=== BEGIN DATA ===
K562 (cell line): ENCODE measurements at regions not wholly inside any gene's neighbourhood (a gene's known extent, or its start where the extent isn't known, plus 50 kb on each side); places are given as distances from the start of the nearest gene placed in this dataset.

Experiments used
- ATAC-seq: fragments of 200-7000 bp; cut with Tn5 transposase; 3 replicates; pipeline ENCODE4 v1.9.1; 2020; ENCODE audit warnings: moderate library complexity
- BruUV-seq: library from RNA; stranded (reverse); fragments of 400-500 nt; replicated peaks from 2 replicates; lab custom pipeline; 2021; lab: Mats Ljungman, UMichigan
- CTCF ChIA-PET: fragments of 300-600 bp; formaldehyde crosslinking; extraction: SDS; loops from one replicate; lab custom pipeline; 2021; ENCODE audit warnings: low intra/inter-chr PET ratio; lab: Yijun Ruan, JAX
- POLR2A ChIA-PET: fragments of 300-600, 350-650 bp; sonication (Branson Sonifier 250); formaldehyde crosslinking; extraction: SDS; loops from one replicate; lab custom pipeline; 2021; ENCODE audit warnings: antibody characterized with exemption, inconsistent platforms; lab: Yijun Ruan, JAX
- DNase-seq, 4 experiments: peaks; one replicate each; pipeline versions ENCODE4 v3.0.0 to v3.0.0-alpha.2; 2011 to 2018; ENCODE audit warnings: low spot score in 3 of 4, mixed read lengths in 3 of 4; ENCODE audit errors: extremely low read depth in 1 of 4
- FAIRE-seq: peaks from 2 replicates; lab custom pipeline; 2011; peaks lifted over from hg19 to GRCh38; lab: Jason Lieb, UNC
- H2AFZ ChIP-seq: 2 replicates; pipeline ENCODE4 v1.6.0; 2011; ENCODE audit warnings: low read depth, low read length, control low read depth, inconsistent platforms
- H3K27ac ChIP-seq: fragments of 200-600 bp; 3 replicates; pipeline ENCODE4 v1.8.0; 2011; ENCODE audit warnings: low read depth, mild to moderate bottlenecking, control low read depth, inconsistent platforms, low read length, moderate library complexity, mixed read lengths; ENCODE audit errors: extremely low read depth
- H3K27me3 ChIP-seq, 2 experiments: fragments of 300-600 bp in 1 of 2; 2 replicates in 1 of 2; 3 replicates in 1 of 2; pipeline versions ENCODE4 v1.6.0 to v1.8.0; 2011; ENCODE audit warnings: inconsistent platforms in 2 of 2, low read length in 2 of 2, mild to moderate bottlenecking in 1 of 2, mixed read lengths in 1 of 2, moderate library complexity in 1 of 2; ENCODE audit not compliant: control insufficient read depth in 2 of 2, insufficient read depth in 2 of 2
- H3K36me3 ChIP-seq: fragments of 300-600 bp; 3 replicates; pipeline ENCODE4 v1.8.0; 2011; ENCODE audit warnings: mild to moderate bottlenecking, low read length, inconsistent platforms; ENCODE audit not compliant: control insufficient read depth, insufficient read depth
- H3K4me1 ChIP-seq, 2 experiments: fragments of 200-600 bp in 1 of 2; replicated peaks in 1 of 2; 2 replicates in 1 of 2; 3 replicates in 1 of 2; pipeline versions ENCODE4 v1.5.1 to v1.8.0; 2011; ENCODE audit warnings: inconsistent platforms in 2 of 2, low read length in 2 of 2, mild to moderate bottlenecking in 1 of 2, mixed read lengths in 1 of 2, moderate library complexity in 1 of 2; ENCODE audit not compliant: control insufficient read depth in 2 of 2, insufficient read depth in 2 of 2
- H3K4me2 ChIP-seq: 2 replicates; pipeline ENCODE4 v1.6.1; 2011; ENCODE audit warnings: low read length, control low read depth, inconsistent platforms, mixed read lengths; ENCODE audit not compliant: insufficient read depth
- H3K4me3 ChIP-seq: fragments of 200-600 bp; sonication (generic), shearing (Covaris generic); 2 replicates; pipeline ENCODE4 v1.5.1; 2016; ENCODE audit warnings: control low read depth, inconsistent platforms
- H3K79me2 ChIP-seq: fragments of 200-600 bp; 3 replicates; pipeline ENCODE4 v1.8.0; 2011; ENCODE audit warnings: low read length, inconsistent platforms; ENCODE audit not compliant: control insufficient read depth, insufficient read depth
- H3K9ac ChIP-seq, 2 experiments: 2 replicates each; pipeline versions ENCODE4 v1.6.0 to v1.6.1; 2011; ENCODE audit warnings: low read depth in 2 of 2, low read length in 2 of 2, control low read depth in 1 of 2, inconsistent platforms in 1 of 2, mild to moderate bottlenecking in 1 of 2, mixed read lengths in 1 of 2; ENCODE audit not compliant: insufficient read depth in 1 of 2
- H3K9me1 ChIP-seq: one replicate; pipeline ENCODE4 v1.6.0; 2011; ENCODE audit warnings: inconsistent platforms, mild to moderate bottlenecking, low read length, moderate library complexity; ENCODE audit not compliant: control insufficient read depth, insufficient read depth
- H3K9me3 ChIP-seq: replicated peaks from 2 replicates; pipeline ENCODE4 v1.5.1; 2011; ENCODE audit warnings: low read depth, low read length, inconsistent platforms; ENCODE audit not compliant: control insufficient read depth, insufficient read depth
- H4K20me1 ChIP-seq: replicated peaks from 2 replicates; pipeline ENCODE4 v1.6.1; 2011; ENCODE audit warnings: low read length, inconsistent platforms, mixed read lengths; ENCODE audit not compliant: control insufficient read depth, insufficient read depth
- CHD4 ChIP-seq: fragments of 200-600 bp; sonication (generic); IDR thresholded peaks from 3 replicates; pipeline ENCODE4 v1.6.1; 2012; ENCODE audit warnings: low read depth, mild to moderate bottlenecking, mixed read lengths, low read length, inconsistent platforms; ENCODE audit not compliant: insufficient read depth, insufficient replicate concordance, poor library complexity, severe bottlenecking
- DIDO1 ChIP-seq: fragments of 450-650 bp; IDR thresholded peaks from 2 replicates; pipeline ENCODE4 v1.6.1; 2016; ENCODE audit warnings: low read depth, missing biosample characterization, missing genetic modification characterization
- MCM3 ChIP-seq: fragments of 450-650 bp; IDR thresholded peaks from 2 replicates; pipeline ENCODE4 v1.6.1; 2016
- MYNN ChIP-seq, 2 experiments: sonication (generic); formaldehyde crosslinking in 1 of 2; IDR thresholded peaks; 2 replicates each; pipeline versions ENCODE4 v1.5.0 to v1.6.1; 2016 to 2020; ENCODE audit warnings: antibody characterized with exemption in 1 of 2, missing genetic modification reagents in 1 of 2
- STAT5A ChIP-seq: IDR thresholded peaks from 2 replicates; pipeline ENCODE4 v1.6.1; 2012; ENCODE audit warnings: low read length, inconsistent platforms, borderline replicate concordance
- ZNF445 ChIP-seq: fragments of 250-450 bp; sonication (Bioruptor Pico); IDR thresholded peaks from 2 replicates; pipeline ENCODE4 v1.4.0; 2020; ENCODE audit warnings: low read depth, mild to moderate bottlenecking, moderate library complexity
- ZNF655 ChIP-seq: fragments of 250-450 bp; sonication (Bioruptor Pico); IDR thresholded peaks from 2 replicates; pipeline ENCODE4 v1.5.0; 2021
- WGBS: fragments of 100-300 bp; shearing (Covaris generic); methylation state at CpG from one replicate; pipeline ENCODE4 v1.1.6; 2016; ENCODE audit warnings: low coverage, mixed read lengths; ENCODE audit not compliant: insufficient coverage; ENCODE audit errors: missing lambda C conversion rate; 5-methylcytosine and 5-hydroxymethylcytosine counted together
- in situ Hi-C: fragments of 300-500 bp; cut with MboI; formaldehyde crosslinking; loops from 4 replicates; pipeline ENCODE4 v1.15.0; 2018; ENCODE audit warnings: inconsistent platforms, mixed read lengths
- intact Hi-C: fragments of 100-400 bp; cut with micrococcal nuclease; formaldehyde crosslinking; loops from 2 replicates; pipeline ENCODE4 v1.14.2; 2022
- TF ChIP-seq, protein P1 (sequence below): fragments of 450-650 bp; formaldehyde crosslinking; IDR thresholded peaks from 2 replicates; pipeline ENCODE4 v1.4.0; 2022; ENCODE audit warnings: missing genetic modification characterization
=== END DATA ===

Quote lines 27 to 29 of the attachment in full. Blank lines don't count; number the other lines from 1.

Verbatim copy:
- ZNF655 ChIP-seq: fragments of 250-450 bp; sonication (Bioruptor Pico); IDR thresholded peaks from 2 replicates; pipeline ENCODE4 v1.5.0; 2021
- WGBS: fragments of 100-300 bp; shearing (Covaris generic); methylation state at CpG from one replicate; pipeline ENCODE4 v1.1.6; 2016; ENCODE audit warnings: low coverage, mixed read lengths; ENCODE audit not compliant: insufficient coverage; ENCODE audit errors: missing lambda C conversion rate; 5-methylcytosine and 5-hydroxymethylcytosine counted together
- in situ Hi-C: fragments of 300-500 bp; cut with MboI; formaldehyde crosslinking; loops from 4 replicates; pipeline ENCODE4 v1.15.0; 2018; ENCODE audit warnings: inconsistent platforms, mixed read lengths